Depression is a true and treatable medical condition, not a normal part of aging. Depression is not just having “the blues”, or the emotions we feel when grieving the loss of a loved one. It is a true medical condition that can be remedied, like diabetes or hypertension.
Someone who is depressed has feelings of sadness and/or anxiety that last for weeks at a time. He or she may also experience:
Feelings of hopelessness and/or pessimism
Feelings of guilt, worthlessness and/or helplessness
Loss of interest in activities or hobbies
Fatigue and decreased energy
Difficulty concentrating, remembering details, and making decisions
Insomnia, early–morning wakefulness, or excessive sleeping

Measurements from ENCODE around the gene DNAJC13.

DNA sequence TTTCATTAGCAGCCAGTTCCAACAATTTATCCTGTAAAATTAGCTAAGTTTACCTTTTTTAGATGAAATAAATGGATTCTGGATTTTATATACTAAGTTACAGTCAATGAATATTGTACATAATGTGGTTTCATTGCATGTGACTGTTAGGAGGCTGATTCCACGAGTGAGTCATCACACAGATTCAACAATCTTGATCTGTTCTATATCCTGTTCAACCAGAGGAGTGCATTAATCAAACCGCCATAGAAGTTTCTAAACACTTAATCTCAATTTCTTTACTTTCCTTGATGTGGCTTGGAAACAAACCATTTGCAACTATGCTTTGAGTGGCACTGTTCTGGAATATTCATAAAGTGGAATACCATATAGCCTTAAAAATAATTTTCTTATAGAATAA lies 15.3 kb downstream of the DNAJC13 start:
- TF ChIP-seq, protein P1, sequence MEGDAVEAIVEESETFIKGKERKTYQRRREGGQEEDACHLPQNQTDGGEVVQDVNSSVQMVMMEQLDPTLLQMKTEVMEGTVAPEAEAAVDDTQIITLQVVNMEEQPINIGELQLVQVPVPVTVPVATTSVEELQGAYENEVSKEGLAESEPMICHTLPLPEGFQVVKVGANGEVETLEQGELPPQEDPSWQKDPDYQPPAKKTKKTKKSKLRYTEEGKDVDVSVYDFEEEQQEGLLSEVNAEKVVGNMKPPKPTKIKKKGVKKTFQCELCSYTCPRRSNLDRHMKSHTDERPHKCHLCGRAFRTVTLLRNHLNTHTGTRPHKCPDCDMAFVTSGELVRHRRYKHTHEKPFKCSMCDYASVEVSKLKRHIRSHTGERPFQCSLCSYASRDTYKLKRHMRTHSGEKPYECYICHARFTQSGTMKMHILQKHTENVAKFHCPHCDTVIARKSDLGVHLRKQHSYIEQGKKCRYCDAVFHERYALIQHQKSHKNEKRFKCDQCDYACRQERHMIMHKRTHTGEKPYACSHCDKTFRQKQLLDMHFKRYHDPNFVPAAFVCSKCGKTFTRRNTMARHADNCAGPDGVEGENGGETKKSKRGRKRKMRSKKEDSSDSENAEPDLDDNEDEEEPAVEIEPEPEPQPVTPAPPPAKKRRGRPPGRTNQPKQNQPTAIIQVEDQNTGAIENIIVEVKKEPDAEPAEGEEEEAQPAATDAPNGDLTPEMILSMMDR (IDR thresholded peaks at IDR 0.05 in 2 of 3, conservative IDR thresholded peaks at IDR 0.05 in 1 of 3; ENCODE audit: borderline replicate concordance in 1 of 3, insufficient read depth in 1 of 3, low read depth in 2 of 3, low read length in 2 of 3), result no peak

Overeating or appetite loss
Thoughts of suicide, suicide attempts
Persistent aches or pains, headaches, cramps, or digestive problems that do not get better, even with treatment
Older adults face an increased risk of depression, and are often misdiagnosed. 80% of older adults have at least one chronic health condition, and 50% have two or more.
Depression is more common in people who also have other illnesses, such as heart disease or cancer. Healthcare providers may mistake an older adult’s symptoms of depression as a natural reaction to illness or the life changes that occur as we age. Therefore, they may not see the depression as something that needs to be treated. Older adults often share this belief and do not seek help because they don’t understand that they could feel better with the appropriate treatment.